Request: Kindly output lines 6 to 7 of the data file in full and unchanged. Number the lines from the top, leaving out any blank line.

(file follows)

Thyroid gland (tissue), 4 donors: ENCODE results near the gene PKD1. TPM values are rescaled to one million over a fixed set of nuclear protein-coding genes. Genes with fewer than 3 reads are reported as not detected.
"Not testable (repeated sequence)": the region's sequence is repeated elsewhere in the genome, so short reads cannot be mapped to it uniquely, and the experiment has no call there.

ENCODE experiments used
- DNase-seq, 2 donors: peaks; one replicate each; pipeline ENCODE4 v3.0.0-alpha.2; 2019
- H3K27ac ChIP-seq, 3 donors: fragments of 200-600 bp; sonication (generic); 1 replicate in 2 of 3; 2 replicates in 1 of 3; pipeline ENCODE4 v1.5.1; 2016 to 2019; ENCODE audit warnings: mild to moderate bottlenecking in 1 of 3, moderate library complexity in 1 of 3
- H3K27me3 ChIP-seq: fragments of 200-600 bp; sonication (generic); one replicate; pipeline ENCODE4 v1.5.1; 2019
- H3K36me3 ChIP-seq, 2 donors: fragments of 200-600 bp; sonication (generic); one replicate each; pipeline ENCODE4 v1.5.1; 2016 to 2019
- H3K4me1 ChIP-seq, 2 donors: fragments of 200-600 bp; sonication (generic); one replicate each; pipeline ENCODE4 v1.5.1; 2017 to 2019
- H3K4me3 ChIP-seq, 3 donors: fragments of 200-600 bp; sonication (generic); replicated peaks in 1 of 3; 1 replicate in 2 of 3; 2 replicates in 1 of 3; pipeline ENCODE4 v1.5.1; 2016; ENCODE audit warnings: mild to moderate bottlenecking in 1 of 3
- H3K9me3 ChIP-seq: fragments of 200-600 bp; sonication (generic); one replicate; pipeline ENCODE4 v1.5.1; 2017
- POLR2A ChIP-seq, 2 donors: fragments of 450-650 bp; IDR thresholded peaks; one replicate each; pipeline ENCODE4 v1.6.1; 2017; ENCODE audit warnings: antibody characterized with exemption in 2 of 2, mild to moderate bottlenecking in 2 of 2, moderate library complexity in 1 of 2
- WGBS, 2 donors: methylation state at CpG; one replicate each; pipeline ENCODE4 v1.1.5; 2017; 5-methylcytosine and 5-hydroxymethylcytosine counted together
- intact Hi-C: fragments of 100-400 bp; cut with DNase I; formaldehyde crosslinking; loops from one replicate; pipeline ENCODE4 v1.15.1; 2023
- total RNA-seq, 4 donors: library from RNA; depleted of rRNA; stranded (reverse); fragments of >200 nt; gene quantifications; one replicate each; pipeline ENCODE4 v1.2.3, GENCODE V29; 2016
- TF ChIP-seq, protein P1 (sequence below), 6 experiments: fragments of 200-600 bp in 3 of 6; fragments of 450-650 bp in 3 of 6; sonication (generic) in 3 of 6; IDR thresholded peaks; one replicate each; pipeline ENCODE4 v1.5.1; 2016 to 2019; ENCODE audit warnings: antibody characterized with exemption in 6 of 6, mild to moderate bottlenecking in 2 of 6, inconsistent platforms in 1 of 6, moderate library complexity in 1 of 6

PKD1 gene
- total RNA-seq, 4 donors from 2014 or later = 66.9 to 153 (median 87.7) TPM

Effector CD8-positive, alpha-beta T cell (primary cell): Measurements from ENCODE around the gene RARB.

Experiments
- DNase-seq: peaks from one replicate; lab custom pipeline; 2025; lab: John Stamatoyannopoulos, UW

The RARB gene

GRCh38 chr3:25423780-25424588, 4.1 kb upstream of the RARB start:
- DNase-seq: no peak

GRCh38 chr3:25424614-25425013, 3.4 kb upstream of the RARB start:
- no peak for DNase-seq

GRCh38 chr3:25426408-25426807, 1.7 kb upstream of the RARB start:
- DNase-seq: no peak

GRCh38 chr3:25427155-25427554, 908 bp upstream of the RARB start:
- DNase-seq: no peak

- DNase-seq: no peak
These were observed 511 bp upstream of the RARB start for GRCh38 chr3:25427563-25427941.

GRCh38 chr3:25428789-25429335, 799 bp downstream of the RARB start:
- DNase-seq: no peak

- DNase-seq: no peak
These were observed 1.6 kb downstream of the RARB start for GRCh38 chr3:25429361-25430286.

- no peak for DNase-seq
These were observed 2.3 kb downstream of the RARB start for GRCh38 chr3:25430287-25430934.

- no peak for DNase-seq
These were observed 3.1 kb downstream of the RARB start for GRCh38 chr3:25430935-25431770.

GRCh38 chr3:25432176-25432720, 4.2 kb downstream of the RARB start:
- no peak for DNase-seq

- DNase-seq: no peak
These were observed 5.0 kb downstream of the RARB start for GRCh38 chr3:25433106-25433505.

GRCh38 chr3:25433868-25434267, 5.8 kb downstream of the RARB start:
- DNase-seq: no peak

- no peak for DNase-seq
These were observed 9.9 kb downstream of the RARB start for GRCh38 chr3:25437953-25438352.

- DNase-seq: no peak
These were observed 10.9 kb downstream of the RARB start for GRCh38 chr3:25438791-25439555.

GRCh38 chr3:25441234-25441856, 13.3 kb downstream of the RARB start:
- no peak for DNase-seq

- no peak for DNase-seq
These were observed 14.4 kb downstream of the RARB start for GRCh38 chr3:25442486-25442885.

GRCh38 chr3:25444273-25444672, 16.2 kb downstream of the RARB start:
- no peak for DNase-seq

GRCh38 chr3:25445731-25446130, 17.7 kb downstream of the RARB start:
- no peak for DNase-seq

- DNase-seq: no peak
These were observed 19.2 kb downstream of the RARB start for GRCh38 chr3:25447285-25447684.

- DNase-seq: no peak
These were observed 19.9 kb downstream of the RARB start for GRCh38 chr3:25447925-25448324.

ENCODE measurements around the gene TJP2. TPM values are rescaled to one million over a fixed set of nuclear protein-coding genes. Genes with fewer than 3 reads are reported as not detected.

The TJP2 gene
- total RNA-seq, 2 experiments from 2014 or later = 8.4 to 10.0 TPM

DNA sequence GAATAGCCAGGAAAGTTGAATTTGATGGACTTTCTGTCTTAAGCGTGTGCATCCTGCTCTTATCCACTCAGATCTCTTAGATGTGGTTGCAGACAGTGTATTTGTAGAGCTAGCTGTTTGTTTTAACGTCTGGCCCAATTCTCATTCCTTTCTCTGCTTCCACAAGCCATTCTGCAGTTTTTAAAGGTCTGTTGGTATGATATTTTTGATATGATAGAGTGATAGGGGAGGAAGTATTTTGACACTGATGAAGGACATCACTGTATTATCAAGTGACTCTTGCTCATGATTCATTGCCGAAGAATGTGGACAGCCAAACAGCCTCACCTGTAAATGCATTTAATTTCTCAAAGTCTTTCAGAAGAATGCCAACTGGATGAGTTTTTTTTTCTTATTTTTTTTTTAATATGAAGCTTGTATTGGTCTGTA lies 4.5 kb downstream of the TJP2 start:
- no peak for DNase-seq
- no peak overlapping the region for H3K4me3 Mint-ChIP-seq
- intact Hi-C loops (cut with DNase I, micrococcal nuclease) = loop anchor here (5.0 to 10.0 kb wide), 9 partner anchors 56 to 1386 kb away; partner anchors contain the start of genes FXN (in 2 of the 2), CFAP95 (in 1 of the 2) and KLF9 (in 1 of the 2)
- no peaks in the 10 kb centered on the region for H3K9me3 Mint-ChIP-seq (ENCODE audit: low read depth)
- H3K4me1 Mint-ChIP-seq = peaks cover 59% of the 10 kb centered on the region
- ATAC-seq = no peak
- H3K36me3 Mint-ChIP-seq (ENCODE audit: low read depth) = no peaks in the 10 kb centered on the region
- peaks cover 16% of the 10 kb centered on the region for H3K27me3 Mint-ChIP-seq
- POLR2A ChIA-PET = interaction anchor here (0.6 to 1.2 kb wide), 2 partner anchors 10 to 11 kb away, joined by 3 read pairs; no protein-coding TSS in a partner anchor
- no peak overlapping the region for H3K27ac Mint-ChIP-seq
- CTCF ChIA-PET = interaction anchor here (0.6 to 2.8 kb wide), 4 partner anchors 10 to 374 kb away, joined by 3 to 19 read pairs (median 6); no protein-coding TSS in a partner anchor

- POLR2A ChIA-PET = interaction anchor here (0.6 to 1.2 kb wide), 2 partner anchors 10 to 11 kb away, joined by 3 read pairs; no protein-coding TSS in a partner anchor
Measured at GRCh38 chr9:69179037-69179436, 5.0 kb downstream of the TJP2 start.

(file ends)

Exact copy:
- H3K27me3 ChIP-seq: fragments of 200-600 bp; sonication (generic); one replicate; pipeline ENCODE4 v1.5.1; 2019
- H3K36me3 ChIP-seq, 2 donors: fragments of 200-600 bp; sonication (generic); one replicate each; pipeline ENCODE4 v1.5.1; 2016 to 2019